Monday, January 17, 2011

A Cloud to Every Silver Lining

Since about November, I've been trying to get a letter from a doctor confirming my legal blindness so I can get the benefits of the tax deduction. Last week, when I called to check on this, I had the assistant of my newest doctor tell me that there was always a possibility of my sight returning "if the diamox works." (I've been on this medication, diamox, for more than a year now, and my vision has not improved at all, though the condition that caused my sudden vision damage has seemingly been under control, possibly because of the diamox, for several months.) This was somewhat upsetting, because I had begun to make peace with the irreversibility of my vision loss, and because it went against everything I have been told by my other doctors. It's not that I don't hold out hope, or that I think that one defiant doctor can't get results, but I wasn't speaking to the doctor, but her assistant, as the doctor is out of the office for a couple of months (yeah, nice, that).

So I called the office of a different doctor--the one who performed my optic nerve sheath fenestration and who referred me to this new doctor. I asked if he could write the letter or if he thought there was a possibility of the vision returning so that such a letter would be unnecessary. He called me a few minutes ago to make sure that I understood "all the implications" of him writing this letter for me. (God bless these doctors who take the time to call and speak and explain!) He's preparing to write the letter declaring my legal blindness, but before he starts writing it, he wanted to me to understand that it will make it illegal for me to get behind the wheel of a car ever again, even with a driver's license. If my visual field were to ever somewhat be restroed and I wanted to no longer be declared legally blind, he said, it's very difficult to get this "stamp" removed from my record, because officials would say, "How can someone be blind, then not be blind anymore?" (Well, stranger things have happened...but we ARE talking about government workers offense to my government-employed friends, but you know who I'm talking about.) If I wanted such a thing removed from my record so I could drive again, I'd ahve to undergo all sorts of tests and such.

So I asked again the likelihood of my sight returning. He said he's had some patients who've been able to regain some of their visual field after being able to maintain a good intracranial pressure, but that's the exception. It's more usual to simply work on preserving what's left. (He has said before I'm one of the more extreme cases, because my vision deteriorated so rapidly, in just a couple of weeks, so we have to watch for things escalating quickly to total blindness within just a few days, whereas most people with IIH have months, even years.) So I explained that I've not driven since September or October 2009 because I don't dare to, so I think this is the best course of action for now. If, by some miracle, my vision improves so much that I can drive again, that's when I'll worry about the hassle of trying to get the "ruling" of legal blindness removed or reversed. (Besides, I figure if the vision is restored that much by medical breakthrough, there will be plenty of before-and-after tests and such in my medical record to present as evidence. And if it returns through nonmedical miracle, I'll have the Divine support I need to make it through all those tests and challenges--if restoring my vision is possible, a few tests should be nothing, especially with my hard-headedness.)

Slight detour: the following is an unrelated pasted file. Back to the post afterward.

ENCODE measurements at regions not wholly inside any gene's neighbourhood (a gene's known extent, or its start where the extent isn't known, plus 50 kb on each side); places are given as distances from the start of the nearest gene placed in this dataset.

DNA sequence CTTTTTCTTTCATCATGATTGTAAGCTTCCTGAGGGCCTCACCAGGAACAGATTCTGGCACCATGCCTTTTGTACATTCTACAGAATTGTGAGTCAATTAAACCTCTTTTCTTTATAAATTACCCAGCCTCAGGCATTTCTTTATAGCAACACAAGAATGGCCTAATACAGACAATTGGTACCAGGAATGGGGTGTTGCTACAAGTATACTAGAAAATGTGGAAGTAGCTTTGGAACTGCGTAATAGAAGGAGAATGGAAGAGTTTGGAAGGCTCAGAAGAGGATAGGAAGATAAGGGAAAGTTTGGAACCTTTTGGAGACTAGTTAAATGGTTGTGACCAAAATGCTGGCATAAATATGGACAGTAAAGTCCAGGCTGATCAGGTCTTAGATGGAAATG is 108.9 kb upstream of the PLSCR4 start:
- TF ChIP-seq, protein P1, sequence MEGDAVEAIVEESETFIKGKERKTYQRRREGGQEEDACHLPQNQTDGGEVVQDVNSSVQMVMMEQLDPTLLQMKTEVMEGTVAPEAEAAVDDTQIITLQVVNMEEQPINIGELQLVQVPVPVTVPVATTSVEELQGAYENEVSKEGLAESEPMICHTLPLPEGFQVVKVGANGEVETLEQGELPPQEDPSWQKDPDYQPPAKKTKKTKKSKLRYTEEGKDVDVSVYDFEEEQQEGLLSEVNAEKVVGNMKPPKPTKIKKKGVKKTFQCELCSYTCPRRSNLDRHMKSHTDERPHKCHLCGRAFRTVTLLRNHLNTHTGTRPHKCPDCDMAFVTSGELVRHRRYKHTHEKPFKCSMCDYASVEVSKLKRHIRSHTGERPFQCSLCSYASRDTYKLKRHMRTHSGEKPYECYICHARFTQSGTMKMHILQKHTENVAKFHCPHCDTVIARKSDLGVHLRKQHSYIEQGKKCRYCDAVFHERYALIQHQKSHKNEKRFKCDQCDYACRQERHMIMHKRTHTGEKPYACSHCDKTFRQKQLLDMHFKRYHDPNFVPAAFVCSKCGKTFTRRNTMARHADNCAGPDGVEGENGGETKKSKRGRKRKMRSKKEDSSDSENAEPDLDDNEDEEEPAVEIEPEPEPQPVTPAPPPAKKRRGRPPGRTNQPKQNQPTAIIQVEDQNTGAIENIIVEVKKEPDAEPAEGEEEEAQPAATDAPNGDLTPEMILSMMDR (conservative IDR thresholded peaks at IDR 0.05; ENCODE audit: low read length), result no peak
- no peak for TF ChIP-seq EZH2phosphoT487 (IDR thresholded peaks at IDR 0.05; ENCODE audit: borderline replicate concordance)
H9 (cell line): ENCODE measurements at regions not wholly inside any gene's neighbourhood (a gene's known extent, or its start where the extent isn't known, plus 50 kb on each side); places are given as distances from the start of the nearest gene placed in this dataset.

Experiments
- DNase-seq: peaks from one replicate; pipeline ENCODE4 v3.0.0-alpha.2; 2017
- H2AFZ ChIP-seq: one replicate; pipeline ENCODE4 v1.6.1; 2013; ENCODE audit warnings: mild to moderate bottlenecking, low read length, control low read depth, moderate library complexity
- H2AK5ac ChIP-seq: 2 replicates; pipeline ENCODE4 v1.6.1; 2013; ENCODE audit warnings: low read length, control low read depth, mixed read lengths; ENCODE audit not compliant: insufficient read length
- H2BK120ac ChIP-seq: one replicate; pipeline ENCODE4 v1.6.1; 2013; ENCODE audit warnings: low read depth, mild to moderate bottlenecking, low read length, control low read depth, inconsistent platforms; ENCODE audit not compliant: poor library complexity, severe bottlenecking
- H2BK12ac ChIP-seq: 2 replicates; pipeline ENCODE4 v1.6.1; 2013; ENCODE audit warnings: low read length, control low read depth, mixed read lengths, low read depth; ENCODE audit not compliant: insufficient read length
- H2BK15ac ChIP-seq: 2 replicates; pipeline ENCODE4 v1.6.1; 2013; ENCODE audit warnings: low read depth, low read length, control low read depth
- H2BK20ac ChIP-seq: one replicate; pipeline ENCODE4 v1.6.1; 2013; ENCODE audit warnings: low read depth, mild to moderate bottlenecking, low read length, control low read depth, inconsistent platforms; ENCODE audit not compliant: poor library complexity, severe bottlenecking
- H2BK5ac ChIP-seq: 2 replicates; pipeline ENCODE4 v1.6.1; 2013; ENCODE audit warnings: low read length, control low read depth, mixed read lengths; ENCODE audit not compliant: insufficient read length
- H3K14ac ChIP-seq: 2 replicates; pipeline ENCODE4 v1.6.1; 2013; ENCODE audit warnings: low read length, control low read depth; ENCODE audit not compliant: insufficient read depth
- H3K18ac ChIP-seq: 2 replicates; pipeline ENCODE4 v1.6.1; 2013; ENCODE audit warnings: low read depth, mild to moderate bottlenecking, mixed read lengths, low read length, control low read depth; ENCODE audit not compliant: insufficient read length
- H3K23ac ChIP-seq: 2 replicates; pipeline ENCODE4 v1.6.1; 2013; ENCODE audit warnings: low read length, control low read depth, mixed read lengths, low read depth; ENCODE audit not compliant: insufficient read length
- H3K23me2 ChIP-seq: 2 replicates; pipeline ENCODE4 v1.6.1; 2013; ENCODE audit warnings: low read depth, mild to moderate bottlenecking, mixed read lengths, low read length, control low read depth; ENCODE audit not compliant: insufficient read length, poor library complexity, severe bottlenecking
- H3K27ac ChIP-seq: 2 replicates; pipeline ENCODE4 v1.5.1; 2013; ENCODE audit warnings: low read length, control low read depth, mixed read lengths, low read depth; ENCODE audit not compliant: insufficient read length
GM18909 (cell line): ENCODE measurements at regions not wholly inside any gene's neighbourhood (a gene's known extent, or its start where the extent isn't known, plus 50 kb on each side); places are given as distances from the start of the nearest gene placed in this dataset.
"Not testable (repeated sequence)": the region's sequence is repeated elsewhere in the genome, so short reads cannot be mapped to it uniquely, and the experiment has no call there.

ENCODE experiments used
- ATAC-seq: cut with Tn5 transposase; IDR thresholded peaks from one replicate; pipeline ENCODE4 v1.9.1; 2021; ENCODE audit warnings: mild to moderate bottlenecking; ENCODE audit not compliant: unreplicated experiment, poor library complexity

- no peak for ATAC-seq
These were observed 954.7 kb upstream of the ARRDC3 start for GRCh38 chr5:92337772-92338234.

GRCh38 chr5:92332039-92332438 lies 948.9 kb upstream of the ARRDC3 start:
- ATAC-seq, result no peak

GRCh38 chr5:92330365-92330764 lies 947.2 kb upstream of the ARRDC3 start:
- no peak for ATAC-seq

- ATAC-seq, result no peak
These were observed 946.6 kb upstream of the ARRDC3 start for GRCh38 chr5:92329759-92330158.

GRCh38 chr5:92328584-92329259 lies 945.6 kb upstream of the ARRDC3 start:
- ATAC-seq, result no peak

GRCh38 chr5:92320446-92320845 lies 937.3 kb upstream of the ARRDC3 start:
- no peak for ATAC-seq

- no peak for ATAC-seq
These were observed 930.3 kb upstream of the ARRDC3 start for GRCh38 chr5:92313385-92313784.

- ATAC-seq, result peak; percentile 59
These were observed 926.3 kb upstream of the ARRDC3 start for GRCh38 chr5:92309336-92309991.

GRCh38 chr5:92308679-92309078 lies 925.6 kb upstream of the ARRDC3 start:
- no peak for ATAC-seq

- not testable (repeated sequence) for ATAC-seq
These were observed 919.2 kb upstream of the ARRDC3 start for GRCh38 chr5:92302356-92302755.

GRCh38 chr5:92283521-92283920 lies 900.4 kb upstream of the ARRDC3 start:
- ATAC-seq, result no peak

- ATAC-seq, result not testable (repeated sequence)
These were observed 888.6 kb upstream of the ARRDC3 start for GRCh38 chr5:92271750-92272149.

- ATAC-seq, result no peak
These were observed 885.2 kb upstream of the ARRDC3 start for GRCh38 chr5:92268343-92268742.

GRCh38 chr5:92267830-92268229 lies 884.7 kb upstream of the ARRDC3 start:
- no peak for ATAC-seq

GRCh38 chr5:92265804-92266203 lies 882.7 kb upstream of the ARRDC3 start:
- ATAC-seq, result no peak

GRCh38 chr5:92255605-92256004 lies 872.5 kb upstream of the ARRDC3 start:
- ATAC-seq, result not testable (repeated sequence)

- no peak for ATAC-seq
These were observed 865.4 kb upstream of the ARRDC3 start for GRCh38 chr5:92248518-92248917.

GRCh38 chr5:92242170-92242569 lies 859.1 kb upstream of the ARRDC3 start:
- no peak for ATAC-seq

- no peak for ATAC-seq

I felt a twinge of tears when I hung up the phone--a twinge at the finality, the official declaration of my disability. (I don't like that word. It really seems ugly to me. But I do have a disability. I'm not disabled, but I do have a disability that impairs my ability to live a life that our society deems normal.) I've had to move into acceptance slowly, and somewhat painfully. In November 2009, I still believed more vision would be restored as my eyes recovered from my optic nerve sheath fenestrations. In March 2010, I still hoped to drive and take the visual test to see if I could. In early summer 2010, I printed the form to complete for a disability hang-tag for special parking. In August 2010, I sent that form to my doctor for signature. In December 2010, I got the placard after holding on to the completed application for 3 1/2 months. Now, in January 2011, I'm accepting the official statement that I am legally blind.

I wonder if I'll ever be able to say or think "I am legally blind, and I will likely never drive again" without wanting to cry.

At least the good news is that I can get a nice deduction on my taxes.

* Stringham high: Being able to function almost "normally" in nearly every way with the vision I still have
* Stringham low: Missing the freedom of driving
* Stringham super-high: Kind, giving, helpful friends, family, and neighbors

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